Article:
Posted by Heart Hugger on Aug 29, 2019 5:40:10 PM
There usually tends to be a lot of anxiety around the idea of open heart surgery, and typically that is because patients such as yourself aren't sure of what to expect. We wanted to put your nerves at rest as much as we can, so we're going to ease your mind by giving you a glimpse of what your day could look like when you go in for open heart surgery.
Checking In for Surgery
Medical facilities will always give you a time to report for your scheduled surgery. To make sure things go smoothly, we recommend that you leave plenty of time for yourself to get there so you don't end up in an unforeseen circumstance (like a car accident holding up traffic) that causes you to be late.
You'll want to make sure you know exactly where you are supposed to be for check-in. Figure out the location, which building, and maybe even which office you will need to report to. Many times this can be confusing the day of, so it doesn't hurt to acquaint yourself with the location of your surgery.
Family members are allowed to be with you when you meet the anesthesiologist and surgical team (a little extra peace of mind for you and your loved ones). After that, you will be relocated to the area where you will be prepped for surgery and your loved ones will be asked to wait in the lobby or waiting area until your surgery is complete.
The first step in the surgery is preparation. You will be taken to your operating room and your anesthesiologist will administer anesthesia to put you under. This never takes long, but it is a very serious and necessary step in your operation. What surprises most patients is how soon they go under once the anesthesia is administered. It happens in a flash, and the next thing you know is that you're in recovery!
While you're under, the operating team will get you set up with a breathing tube to assist your breathing while you're under, and they will also place a catheter in your bladder to relieve your body of any urine that may make its way through your body during surgery. The catheter will still be in place when you wake up from surgery, so don't be surprised.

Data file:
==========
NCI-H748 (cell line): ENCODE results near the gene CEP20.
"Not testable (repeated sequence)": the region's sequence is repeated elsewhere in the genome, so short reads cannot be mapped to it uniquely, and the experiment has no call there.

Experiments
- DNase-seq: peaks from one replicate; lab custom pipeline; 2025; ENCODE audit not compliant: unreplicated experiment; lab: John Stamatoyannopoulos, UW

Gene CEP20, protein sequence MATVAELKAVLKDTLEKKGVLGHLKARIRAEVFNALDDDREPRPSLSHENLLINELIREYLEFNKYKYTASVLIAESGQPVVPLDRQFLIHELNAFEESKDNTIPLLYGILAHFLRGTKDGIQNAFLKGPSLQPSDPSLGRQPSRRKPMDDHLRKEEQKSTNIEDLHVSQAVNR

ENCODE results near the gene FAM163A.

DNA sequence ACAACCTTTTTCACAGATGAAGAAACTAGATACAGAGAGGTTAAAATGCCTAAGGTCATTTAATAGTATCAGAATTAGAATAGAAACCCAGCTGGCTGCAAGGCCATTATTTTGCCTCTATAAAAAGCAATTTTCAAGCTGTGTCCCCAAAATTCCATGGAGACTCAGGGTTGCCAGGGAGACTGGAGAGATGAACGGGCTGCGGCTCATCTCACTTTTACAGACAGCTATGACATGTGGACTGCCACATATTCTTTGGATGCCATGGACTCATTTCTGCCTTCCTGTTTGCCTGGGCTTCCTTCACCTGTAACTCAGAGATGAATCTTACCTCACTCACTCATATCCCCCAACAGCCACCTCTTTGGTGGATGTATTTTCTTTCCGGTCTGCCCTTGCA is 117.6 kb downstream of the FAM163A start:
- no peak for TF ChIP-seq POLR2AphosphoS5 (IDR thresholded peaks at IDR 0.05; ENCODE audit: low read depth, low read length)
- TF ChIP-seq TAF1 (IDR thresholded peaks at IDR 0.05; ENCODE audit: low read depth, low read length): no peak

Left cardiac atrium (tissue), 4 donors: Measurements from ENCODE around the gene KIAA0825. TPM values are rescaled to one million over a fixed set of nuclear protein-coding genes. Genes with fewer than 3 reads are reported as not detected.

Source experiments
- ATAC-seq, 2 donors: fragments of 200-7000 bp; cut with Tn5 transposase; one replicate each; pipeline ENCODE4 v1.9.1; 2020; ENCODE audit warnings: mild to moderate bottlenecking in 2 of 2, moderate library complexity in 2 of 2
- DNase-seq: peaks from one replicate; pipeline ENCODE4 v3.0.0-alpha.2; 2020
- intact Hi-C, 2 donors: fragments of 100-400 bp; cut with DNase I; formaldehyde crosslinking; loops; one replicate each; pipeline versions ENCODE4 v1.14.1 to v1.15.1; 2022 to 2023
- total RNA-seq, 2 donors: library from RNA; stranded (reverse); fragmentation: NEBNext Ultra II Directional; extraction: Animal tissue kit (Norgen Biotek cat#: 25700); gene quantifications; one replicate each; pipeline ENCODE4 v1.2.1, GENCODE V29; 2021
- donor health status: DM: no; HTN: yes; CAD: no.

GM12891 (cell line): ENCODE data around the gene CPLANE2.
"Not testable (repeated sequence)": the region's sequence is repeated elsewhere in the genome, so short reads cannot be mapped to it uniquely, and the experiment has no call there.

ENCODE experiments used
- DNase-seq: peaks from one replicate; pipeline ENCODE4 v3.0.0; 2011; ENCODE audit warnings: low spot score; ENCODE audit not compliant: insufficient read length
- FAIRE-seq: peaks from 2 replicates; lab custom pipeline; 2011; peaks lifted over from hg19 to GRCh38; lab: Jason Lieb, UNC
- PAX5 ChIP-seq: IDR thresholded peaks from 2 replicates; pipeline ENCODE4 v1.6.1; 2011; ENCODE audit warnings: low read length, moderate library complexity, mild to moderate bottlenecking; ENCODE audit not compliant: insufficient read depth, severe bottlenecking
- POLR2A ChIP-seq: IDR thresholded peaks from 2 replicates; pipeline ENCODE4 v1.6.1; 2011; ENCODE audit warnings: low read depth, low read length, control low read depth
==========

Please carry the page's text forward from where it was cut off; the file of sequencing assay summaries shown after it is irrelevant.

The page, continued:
During your open heart surgery, there will be at least six people in the operating room (sometimes more if they need additional nurses or have trainees watching) with you to attend to your needs and perform the surgery. These are:
The Cardiothoracic Surgeon: They specialize in surgical procedures relating to the heart, lungs, esophagus, and other organs your chest.
The Surgical Assistant: They are the Cardiothoracic Surgeon's partner during the surgery and provide them with everything they need and assist while operating.
The Nurses: There are usually multiple nurses present and they all handle the preparation of the surgical instruments and other supplies.
The Anesthesiologist: Believe it or not, everyone's body responds slightly differently in surgery. The anesthesiologist stays by your side to monitor your anesthesia levels throughout the surgery to make sure you don't wake up or feel anything during the surgery.
The Perfusionist: They are responsible for running the heart-lung machine and monitor your vitals through the surgery.
During your surgery, the cardiothoracic surgeon will focus on providing you with the best care and utilizing minimally intrusive methods. Most often, cardiothoracic surgeons will perform a sternotomy, which is a straight cut down the center of your chest. This gives them the best access to your heart and surrounding heart structures. However, depending on the surgery, the process may end up being less invasive.
You will likely (but not always) be placed on a heart-lung machine to regulate the function of your heart and lungs during your surgery. This maintains your blood circulation and the oxygen flow to your body throughout the procedure.
Once the surgery has been completed, drainage tubes will be placed in your chest and the surgical team will close your wound with surgical steel wires. These wires are meant to stay in your chest for the rest of your life and shouldn't cause you any problems. To stave off infections, many patients are given heart pillows (which actually don't have any scientifically proven success) or they are given a Heart Hugger Surgi Support Vest (the scientifically proven option) to aid in recovery.
Learn more about Heart Hugger for patient recovery or order one for your upcoming surgery!